CINCINNATI -- Not far from where stuffed animals mark the spot where 14-year-old Dwayne Lamarr Lewis was found shot to death in South Fairmount Tuesday lays a stop sign littered with bullet holes.
Now, leaders like Cincinnati Police Chief Jeffrey Blackwell and his department are trying to find ways to stop the pattern of violence killing teens like Lewis at an alarming rate.
"It’s almost like the youth of today, many of them, they don't value life, they don't have hope, they can't see past present circumstance,” Blackwell said. “They can't get past the poverty that they're experiencing, and the hopelessness of their current environment.”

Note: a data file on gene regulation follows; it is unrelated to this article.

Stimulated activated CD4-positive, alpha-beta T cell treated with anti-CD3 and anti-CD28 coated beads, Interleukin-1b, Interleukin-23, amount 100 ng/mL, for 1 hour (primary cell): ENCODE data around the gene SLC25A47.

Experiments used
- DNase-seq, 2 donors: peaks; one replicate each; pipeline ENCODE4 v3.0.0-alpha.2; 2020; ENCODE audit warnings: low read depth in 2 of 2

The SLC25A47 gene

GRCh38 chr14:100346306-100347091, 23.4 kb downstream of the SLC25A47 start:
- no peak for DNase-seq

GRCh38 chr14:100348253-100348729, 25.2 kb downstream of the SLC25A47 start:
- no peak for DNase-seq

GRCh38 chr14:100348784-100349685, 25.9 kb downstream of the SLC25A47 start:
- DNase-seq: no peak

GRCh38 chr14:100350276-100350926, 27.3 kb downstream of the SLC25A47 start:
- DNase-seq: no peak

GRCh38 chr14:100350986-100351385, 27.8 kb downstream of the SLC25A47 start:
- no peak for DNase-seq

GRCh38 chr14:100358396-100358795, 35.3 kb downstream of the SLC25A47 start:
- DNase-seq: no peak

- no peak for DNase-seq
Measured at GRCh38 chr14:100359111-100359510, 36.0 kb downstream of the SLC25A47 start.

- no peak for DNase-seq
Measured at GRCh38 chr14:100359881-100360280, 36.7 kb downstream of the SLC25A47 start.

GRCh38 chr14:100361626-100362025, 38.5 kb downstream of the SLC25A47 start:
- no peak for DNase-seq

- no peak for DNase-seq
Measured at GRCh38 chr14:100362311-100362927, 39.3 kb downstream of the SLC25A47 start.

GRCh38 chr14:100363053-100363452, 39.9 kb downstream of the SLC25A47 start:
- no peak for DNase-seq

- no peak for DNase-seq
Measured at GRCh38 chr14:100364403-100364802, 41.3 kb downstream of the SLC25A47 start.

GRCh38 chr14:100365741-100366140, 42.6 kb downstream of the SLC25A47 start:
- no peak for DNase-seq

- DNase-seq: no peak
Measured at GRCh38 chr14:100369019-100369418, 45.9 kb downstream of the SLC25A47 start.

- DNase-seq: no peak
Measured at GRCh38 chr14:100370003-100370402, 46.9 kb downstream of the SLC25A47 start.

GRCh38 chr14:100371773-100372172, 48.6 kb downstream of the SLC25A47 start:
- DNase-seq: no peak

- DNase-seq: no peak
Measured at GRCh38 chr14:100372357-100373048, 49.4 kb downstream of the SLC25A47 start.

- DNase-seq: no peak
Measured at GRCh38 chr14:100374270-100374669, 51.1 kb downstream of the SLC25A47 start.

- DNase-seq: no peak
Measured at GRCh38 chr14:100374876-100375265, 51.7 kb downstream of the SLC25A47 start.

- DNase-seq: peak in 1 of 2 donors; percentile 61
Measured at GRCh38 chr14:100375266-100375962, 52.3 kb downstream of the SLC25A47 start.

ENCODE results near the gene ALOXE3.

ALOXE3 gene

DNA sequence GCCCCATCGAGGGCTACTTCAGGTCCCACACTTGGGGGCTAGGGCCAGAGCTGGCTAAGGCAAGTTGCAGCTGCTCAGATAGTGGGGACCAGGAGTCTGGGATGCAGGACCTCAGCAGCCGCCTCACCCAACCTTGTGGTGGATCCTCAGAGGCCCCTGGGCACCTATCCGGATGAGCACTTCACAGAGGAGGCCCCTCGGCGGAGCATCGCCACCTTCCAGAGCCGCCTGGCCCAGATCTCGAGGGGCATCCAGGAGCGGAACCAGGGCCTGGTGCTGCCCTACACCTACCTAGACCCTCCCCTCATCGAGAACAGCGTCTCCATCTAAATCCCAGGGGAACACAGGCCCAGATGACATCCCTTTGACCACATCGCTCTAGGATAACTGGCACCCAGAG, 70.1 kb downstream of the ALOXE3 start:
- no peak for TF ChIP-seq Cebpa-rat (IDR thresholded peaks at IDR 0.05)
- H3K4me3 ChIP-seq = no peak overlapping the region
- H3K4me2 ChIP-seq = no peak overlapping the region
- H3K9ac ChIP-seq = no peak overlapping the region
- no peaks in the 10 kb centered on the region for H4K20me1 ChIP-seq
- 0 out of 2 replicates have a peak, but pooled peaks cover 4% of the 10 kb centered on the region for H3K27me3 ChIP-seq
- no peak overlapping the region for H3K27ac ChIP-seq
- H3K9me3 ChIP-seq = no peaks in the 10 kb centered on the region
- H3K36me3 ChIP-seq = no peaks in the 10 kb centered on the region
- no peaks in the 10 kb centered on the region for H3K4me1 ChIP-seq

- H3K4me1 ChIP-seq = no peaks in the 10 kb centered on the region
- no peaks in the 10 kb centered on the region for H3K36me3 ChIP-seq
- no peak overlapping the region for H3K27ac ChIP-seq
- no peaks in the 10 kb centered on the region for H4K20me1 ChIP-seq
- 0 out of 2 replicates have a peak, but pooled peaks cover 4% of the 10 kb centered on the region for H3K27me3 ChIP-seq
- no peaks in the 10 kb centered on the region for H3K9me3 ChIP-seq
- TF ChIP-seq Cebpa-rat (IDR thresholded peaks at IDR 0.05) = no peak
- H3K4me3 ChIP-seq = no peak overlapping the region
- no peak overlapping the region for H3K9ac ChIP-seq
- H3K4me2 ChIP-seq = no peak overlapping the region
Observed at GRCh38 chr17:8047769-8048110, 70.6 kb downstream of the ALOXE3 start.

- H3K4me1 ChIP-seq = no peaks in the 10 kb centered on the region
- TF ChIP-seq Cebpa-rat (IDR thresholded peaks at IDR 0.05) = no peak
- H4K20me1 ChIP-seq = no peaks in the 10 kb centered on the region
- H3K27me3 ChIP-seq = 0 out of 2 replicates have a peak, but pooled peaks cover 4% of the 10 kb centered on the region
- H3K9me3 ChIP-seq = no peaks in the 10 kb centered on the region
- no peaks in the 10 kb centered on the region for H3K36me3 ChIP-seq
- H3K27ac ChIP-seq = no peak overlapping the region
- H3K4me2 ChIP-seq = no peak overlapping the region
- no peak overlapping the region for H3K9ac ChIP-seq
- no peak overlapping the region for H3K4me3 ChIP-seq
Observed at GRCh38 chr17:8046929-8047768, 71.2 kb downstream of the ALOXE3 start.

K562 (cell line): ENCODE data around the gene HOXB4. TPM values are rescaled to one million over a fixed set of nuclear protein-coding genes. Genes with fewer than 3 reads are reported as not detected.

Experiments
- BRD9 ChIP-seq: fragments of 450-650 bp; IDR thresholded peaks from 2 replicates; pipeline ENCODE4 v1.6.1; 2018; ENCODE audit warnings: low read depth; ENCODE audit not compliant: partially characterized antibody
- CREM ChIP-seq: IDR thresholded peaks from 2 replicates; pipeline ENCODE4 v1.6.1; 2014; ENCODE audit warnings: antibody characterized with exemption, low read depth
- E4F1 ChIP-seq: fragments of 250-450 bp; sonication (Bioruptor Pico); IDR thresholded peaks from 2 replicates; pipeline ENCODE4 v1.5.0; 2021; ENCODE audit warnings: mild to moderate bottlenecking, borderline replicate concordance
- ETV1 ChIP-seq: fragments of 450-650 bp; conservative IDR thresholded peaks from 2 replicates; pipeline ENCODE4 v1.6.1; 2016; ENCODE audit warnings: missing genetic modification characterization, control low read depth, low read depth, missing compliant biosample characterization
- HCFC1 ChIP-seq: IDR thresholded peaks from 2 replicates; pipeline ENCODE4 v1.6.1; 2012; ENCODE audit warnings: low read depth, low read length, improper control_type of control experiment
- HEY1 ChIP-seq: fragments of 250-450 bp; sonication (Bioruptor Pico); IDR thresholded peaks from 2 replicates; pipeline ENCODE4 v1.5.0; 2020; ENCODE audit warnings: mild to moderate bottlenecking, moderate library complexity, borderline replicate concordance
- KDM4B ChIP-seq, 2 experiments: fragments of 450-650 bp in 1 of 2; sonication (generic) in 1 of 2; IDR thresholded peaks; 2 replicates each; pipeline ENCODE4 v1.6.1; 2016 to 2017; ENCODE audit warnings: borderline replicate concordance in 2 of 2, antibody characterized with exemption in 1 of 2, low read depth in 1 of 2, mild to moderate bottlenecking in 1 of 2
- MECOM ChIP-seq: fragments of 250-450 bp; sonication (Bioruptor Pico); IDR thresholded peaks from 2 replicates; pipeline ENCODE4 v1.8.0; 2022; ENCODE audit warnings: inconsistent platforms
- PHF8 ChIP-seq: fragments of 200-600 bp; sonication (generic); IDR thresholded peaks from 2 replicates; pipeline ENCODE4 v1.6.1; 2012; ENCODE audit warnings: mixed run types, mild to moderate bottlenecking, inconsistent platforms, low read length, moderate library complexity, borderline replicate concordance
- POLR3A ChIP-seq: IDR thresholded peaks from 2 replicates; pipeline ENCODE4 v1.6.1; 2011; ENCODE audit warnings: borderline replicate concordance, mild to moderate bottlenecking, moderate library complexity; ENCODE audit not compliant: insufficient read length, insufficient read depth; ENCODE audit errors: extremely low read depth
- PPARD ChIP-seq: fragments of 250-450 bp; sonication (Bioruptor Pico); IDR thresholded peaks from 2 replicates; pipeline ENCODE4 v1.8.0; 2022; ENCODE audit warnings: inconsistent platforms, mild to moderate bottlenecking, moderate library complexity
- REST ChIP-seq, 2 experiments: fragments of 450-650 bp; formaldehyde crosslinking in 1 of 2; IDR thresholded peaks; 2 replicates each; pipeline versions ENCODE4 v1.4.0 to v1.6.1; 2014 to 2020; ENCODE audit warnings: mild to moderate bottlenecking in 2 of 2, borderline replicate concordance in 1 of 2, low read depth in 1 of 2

Cincinnati police know they can't stop violence alone. Blackwell said the department needs community support.
James Fisher, works with teens at the College Hill Recreation Center next door to where Lewis went to school, said he knows too well what it’s like to lose a loved one to gun violence.
"We have to step up and save our kids because they're dying,” Fisher said.
Fisher now spends much of his time helping kids find another path in their lives besides dealing drugs.
"The quick dollar is the easy way. Why go to school when you can make a lot of money in the drug trade – but that shouldn't be the thinking,” Fisher said. “We can't keep sending our kids to prison. We got to send them off to college.”
Police have not made any arrests in Lewis' death and have not identified any suspects.